For the last year or so, people have been spending almost all of their time at home, sometimes surrounded by their partners and children or, in other cases, completely alone. It’s been rough. I’ve been curious about how it has affected the adoption of the smart home.
It turns out the pandemic hasn’t had a huge effect on overall adoption, although according to research from several analyst firms the last year has seen big growth in certain categories. Overall growth in connected product sales, however, has stayed relatively similar to rates of growth in the preceding two years, according to research from Parks Associates.
At the end of 2020, four in 10 homes had at least one remotely monitored connected device, and about a third of homes had at least one smart home device. Sales of those smart home devices rose by 5% from the end of 2019, which was the same rate of growth for the prior year, according to Parks.
While people didn’t buy more, they appear to have had some very focused concerns. Lighting was one such concern, likely due to all the time people have been spending on notoriously unflattering Zoom calls along with all the time kids have been spending doing schoolwork. A survey from John Burns Real Estate Consulting points to smart lighting as a relatively new demand in smart homes, along with a newer focus on touchless faucets, toilets, and other infrastructure.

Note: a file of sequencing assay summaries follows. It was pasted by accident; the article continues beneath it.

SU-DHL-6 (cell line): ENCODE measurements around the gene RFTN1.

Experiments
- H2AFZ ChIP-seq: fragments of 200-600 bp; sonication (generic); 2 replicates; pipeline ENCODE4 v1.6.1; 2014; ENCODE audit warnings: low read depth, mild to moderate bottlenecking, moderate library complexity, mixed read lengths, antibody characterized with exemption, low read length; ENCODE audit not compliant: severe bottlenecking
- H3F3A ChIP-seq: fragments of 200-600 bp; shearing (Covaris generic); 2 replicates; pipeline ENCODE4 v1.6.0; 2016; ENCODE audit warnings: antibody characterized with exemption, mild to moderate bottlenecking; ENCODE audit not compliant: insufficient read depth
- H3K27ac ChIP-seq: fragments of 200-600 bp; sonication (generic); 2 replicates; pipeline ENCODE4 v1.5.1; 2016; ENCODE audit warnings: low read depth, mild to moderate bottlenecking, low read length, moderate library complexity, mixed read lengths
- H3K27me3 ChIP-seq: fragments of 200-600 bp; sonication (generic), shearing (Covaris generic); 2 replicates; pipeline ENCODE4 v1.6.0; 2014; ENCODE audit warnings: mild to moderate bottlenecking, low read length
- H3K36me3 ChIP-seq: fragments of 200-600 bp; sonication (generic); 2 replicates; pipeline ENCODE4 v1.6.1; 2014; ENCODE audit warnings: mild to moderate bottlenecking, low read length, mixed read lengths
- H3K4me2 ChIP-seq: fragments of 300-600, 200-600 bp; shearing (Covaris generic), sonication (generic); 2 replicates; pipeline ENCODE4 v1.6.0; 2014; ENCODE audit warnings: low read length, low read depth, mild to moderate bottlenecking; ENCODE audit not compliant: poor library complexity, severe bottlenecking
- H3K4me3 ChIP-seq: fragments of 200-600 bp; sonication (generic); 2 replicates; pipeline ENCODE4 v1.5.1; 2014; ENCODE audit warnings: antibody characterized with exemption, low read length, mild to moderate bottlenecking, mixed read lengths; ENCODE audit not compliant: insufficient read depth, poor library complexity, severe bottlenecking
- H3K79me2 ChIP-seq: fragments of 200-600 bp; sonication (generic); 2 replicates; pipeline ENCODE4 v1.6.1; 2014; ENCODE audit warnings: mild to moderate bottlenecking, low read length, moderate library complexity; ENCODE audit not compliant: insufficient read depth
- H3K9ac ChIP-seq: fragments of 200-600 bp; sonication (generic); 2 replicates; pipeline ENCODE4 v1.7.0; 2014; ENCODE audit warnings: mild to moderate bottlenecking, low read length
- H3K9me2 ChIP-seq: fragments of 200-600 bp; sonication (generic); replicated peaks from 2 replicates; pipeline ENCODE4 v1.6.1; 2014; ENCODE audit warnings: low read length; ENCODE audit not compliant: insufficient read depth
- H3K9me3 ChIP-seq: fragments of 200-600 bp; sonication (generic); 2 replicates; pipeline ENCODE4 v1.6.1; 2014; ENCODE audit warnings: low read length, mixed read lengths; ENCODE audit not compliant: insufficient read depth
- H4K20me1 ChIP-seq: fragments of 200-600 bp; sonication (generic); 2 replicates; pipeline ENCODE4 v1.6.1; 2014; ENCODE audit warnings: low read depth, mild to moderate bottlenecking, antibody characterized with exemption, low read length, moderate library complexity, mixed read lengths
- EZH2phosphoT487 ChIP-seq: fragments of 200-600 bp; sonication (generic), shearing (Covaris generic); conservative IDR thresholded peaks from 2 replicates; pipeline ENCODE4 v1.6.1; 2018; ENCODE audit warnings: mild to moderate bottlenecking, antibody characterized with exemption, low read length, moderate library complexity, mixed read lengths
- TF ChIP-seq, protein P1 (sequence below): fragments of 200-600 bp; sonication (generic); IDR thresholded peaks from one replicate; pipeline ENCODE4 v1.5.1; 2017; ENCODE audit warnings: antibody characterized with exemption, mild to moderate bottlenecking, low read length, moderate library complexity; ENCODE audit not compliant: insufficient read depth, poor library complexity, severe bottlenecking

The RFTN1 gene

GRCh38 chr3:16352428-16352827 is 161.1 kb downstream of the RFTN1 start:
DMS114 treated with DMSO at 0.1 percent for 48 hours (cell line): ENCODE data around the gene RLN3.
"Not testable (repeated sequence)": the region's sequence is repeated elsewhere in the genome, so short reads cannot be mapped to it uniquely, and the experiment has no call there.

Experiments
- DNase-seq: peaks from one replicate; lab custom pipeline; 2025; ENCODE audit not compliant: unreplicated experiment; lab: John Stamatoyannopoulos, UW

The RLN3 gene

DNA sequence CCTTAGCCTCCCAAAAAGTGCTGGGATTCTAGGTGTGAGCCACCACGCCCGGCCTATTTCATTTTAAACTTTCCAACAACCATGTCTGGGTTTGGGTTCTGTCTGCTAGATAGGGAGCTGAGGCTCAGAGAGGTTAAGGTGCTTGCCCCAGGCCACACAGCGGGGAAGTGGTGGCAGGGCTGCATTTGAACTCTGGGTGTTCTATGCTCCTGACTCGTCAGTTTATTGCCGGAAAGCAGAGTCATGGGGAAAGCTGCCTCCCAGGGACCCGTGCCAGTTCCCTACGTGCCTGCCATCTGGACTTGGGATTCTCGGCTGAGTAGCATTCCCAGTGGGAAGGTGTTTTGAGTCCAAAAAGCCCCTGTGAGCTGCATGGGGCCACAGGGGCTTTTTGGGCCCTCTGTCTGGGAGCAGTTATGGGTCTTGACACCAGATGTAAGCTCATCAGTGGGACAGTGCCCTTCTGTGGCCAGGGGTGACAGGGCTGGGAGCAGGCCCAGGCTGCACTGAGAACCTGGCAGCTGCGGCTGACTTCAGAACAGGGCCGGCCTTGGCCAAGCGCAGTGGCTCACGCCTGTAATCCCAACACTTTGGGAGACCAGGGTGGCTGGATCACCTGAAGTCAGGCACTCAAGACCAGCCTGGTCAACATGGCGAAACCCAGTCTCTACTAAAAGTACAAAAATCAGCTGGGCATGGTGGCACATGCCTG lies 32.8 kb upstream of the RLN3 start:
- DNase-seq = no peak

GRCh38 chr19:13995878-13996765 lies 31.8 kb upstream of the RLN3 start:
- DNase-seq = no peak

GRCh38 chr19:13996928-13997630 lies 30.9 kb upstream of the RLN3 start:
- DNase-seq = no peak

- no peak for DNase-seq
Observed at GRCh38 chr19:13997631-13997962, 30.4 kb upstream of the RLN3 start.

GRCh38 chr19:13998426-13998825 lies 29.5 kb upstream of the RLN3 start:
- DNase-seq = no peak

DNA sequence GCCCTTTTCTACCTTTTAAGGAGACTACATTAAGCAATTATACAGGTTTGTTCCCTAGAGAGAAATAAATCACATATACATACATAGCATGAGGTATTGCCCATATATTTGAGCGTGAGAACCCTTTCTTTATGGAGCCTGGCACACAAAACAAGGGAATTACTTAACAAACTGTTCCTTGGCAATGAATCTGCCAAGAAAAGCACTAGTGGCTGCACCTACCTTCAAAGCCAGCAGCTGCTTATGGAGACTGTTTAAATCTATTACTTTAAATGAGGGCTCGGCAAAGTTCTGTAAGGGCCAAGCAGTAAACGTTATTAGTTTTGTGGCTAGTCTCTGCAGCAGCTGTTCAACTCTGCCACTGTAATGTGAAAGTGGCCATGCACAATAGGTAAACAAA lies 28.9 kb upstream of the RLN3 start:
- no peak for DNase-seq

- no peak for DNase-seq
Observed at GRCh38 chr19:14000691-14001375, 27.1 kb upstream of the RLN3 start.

Security systems have also seen a boost during the pandemic, although it’s been a result of the unrest caused by a rise in white nationalism and far-right rhetoric, as well as concerns over Black Lives Matter protests. NPD Group, which says half of all homes now have a smart device in them, estimates that sales of security systems and products rose by 44% during 2020. NPD also noted the demand for smart lighting, reporting that unit sales of smart lighting were up 43% year-over-year in 2020 compared to a 17% rise in 2019.
As to where the smart home might be heading, Parks asked consumers what services they might be interested in going forward. Unsurprisingly, more robust home networks, security systems, and health-related services topped the list.